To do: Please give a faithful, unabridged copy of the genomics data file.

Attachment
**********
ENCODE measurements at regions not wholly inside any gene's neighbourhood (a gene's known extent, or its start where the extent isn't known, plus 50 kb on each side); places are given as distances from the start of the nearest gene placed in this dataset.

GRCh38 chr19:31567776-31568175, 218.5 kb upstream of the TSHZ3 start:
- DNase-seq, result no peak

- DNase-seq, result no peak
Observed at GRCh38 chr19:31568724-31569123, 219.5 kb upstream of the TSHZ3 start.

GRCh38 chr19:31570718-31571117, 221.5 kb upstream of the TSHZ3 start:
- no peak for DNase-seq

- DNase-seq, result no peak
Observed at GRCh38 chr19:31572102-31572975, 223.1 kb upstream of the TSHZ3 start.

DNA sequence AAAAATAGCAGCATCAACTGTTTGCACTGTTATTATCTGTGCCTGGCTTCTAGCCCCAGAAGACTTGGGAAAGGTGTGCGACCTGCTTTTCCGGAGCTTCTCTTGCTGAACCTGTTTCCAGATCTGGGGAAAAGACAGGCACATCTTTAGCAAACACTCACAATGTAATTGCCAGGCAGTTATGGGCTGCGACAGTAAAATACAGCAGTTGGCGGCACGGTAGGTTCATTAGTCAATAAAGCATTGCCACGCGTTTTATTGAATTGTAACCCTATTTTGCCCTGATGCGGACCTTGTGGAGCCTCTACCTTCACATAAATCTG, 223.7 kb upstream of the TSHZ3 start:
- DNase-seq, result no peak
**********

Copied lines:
ENCODE measurements at regions not wholly inside any gene's neighbourhood (a gene's known extent, or its start where the extent isn't known, plus 50 kb on each side); places are given as distances from the start of the nearest gene placed in this dataset.

GRCh38 chr19:31567776-31568175, 218.5 kb upstream of the TSHZ3 start:
- DNase-seq, result no peak

- DNase-seq, result no peak
Observed at GRCh38 chr19:31568724-31569123, 219.5 kb upstream of the TSHZ3 start.

GRCh38 chr19:31570718-31571117, 221.5 kb upstream of the TSHZ3 start:
- no peak for DNase-seq

- DNase-seq, result no peak
Observed at GRCh38 chr19:31572102-31572975, 223.1 kb upstream of the TSHZ3 start.

DNA sequence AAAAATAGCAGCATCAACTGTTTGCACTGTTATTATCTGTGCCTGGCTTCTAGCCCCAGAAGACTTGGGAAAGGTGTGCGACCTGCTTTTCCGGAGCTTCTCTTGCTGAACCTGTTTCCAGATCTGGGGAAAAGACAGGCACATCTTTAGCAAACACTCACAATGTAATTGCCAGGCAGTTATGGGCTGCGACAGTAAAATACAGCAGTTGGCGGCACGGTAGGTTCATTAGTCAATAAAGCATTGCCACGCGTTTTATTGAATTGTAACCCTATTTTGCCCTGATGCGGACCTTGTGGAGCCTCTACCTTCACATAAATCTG, 223.7 kb upstream of the TSHZ3 start:
- DNase-seq, result no peak